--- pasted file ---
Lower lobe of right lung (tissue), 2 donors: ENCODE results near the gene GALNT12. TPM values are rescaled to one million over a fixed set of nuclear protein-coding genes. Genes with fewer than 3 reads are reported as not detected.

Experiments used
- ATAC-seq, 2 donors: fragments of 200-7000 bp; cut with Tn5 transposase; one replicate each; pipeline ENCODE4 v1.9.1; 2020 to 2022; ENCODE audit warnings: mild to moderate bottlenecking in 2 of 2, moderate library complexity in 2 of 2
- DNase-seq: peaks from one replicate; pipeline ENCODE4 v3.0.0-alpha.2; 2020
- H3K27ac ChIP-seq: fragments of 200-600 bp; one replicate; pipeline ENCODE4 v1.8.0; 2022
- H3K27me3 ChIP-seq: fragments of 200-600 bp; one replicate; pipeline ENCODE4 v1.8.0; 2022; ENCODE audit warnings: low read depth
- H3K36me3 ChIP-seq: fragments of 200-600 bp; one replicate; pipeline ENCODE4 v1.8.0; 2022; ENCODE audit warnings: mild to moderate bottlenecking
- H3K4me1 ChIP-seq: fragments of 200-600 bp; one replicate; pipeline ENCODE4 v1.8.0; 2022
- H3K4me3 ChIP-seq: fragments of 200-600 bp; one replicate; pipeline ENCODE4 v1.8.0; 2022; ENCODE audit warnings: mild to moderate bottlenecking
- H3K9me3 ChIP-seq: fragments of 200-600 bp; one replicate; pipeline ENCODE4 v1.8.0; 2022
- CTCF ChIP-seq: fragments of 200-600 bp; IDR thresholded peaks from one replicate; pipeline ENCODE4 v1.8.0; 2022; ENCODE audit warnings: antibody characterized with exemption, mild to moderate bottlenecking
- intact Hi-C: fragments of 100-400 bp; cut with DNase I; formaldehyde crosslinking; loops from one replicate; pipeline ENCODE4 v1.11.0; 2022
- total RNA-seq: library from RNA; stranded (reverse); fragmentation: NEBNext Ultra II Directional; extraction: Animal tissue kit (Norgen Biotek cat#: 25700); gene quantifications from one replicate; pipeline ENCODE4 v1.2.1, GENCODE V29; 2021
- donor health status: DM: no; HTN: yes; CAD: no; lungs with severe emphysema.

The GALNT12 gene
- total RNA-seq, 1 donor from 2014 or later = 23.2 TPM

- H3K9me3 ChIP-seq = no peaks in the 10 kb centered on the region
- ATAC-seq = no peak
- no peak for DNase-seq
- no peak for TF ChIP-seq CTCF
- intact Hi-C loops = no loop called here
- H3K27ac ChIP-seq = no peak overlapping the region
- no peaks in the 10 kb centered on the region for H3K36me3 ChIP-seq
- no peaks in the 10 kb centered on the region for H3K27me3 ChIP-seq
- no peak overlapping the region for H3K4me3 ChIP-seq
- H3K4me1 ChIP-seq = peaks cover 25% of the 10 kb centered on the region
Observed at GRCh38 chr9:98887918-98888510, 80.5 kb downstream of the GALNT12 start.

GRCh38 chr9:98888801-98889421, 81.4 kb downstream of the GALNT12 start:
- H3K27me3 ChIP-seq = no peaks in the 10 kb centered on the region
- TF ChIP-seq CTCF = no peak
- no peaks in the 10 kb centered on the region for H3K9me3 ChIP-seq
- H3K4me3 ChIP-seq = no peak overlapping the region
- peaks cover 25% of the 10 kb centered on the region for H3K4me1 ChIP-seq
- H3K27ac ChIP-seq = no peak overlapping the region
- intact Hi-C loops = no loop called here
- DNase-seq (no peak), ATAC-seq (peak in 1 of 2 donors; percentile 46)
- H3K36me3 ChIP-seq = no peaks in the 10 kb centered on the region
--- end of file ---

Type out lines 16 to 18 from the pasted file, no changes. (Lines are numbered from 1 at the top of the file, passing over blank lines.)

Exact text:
- total RNA-seq, 1 donor from 2014 or later = 23.2 TPM

- H3K9me3 ChIP-seq = no peaks in the 10 kb centered on the region
- ATAC-seq = no peak